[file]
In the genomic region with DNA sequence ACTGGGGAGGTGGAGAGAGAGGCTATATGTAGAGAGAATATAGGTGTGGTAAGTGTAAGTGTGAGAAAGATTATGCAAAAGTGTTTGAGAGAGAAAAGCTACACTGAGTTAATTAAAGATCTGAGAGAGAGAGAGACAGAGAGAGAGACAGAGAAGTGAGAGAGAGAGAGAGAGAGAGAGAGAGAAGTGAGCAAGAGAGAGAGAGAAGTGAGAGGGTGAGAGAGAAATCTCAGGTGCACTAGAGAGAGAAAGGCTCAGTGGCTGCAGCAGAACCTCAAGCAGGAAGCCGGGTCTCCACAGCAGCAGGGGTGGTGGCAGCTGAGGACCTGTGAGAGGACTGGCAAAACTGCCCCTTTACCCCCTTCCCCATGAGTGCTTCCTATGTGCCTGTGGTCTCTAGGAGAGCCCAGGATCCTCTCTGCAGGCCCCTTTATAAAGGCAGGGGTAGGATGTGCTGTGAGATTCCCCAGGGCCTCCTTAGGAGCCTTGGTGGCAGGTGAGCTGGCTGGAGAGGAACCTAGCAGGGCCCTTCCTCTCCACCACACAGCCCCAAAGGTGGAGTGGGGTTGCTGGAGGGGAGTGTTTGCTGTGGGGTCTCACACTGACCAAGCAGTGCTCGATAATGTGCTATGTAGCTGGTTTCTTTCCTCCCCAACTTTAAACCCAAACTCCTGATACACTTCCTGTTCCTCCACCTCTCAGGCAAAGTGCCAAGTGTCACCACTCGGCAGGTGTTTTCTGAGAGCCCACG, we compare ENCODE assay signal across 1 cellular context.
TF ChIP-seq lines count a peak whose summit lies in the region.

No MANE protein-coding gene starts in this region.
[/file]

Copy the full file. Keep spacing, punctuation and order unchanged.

In the genomic region with DNA sequence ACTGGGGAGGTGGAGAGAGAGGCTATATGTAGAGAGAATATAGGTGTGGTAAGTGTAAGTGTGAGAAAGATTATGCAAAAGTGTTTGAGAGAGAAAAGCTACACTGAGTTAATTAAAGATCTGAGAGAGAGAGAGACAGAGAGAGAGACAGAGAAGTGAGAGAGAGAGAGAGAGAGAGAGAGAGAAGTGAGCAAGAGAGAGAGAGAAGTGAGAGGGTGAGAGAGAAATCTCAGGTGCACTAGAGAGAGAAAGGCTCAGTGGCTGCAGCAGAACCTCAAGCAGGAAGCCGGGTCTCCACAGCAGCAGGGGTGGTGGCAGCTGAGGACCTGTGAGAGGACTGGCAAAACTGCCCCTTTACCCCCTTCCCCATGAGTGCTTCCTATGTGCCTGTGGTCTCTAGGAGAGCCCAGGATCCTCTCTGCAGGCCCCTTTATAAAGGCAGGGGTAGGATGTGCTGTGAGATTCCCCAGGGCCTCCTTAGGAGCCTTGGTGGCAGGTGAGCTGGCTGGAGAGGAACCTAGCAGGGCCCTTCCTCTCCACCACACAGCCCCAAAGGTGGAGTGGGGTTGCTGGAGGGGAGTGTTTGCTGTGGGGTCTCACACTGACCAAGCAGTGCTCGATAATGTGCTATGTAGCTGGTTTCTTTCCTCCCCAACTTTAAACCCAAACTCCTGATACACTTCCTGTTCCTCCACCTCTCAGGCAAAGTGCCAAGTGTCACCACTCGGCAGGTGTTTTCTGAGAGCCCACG, we compare ENCODE assay signal across 1 cellular context.
TF ChIP-seq lines count a peak whose summit lies in the region.

No MANE protein-coding gene starts in this region.